What is FSA: Everything You Need to Know
What is FSA? This is a question asked by employees across the country. Some employers offer health flexible spending account or FSA, as a benefit for employees.8 min read
What Is FSA?
What is FSA? This is a question asked by employees across the country. Some employers offer a health flexible spending account, or FSA, as a benefit for employees. Specific to the U.S., an FSA is a savings account that comes with tax advantages for you, the employee. The idea is to fund the account with pre-tax money and then use the funds for certain types of health and medical expenses. In addition to you as the employee, your spouse and dependents can also use the FSA. Eligible dependents also include adult children who are no older than 26 years old.
To fund your FSA, you'll have a pre-determined amount deducted from your paycheck. The big bonus here is that you don't pay taxes on any of the money put into your FSA.
Another type of FSA is called WageWorks®, which is also a pre-tax account. The goal with this account is to pay for qualifying expenses that otherwise wouldn't be covered through your current health insurance plan. You can use it for expenses related to medical, vision, or dental care.
FSAs are popular because they're easy to use and can lead to major savings on health-related expenses you were probably going to pay for anyway.
Why Is It a Good Idea to Have a Health FSA?
Anyone can benefit from having an FSA, whether you're single, starting a family, or preparing for retirement. The bottom line is that when you earmark pre-tax dollars for your FSA, you end up paying a smaller amount of taxes (or potentially taking home more if you typically receive a tax return). Your savings depend on your specific tax bracket. The details of your FSA are determined by your employer, but you may be eligible to rollover as much as $500 in unused cash each year. An FSA can also help you with ongoing medical expenses or even expected health-related events coming up in the next year.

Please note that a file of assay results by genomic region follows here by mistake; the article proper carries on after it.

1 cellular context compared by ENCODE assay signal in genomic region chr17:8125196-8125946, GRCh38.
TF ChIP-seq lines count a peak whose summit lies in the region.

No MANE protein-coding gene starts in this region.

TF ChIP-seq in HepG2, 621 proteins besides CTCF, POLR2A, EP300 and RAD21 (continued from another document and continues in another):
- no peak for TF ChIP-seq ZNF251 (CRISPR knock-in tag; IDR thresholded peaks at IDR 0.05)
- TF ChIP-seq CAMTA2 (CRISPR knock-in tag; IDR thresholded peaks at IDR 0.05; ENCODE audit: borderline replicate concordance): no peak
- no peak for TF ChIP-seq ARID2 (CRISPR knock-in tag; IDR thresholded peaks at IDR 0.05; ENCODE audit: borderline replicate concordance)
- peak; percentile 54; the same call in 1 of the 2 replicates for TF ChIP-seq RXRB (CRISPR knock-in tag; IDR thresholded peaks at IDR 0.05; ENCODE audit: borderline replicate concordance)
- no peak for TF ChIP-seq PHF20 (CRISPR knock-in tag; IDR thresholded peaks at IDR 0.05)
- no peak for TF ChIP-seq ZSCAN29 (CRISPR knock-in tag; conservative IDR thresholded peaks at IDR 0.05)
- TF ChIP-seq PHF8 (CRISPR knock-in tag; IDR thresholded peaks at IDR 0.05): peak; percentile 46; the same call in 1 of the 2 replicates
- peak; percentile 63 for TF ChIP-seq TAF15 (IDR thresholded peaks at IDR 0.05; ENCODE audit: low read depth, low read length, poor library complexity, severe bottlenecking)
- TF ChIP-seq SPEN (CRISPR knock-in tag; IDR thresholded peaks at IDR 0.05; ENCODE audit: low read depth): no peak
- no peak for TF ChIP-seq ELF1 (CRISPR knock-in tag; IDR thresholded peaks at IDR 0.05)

What Expenses Are Covered Under a Health FSA?
Not all medical and health expenses can be covered by your FSA, and the rules are determined by both the IRS and your employer. The most basic requirement is that an eligible health expense must be paid out of pocket for care given to you, your spouse, or one of your dependants. Medical care is defined by the IRS as any service or item that helps to diagnose, treat, or prevent any type of disease or illness. You can also use your FSA to cover any transportation costs that are incurred when receiving medical care.
Another rule associated with eligible expenses is that you can't double dip, meaning that if you get reimbursed for a medical expense from your FSA, you can't be reimbursed from anyone else, like your health insurance company. Additionally, you must use your FSA funds during the designated plan year, which has a distinct start and end date.
Medical equipment and certain treatments may also be eligible, including:
- Prescription medication
- Insulin and supplies for blood sugar testing
- Birth control, pregnancy tests, and breast pumps
- Bandages and crutches
- Acupuncture and chiropractic care
- Psychological care
- Smoke cessation
Some of these may require approval from your doctor or care provider.
Are Over-The-Counter Medicines Eligible Expenses?
You can use your FSA for over-the-counter medicine, but you'll still need a prescription from your care provider. The doctor must be in the state where you buy the medicine, with the exception of insulin.
What Over-The-Counter Items Are Still Eligible Expenses?